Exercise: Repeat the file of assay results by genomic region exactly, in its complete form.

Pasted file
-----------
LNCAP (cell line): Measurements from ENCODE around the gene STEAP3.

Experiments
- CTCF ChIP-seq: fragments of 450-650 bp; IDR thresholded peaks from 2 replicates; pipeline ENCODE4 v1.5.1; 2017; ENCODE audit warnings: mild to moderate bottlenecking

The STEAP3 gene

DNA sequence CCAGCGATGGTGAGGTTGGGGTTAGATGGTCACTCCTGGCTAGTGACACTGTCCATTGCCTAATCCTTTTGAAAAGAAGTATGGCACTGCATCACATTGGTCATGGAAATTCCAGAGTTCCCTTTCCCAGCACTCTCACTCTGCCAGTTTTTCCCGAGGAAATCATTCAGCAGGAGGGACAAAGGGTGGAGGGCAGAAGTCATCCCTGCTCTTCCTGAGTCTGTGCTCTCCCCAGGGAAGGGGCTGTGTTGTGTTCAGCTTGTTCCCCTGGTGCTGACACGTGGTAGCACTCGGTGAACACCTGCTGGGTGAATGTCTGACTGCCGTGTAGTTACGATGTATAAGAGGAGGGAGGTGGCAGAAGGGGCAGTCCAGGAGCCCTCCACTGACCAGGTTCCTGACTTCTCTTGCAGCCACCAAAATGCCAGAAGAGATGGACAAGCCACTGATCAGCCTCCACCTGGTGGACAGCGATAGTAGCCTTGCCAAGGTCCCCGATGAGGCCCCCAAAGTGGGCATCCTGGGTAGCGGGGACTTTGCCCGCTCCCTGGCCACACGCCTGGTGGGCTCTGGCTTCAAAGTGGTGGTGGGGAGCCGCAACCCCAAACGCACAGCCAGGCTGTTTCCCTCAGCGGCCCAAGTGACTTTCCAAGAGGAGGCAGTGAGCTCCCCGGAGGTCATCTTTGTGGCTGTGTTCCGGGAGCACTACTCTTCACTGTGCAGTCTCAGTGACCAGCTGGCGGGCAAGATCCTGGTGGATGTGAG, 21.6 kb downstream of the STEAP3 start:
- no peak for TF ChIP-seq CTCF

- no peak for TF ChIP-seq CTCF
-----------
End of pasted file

LNCAP (cell line): Measurements from ENCODE around the gene STEAP3.

Experiments
- CTCF ChIP-seq: fragments of 450-650 bp; IDR thresholded peaks from 2 replicates; pipeline ENCODE4 v1.5.1; 2017; ENCODE audit warnings: mild to moderate bottlenecking

The STEAP3 gene

DNA sequence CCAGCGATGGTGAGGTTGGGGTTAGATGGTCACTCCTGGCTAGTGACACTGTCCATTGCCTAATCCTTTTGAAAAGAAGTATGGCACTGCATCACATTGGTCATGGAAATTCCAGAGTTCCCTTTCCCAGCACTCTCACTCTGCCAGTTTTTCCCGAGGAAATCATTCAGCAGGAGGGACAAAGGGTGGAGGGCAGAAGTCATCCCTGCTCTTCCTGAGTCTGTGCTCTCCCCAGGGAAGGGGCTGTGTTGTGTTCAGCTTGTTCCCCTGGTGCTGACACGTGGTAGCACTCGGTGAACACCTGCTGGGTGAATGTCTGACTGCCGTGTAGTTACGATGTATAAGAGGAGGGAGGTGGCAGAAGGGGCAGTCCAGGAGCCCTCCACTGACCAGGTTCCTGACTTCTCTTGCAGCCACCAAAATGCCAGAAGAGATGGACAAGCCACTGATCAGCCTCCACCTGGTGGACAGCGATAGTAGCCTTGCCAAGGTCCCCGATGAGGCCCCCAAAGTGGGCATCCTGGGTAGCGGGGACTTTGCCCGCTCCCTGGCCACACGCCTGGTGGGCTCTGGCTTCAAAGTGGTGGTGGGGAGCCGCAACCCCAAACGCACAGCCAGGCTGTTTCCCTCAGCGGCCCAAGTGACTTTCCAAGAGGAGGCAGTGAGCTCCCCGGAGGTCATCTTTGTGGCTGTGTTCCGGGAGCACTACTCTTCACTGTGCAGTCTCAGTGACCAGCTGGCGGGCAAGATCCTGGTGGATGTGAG, 21.6 kb downstream of the STEAP3 start:
- no peak for TF ChIP-seq CTCF

- no peak for TF ChIP-seq CTCF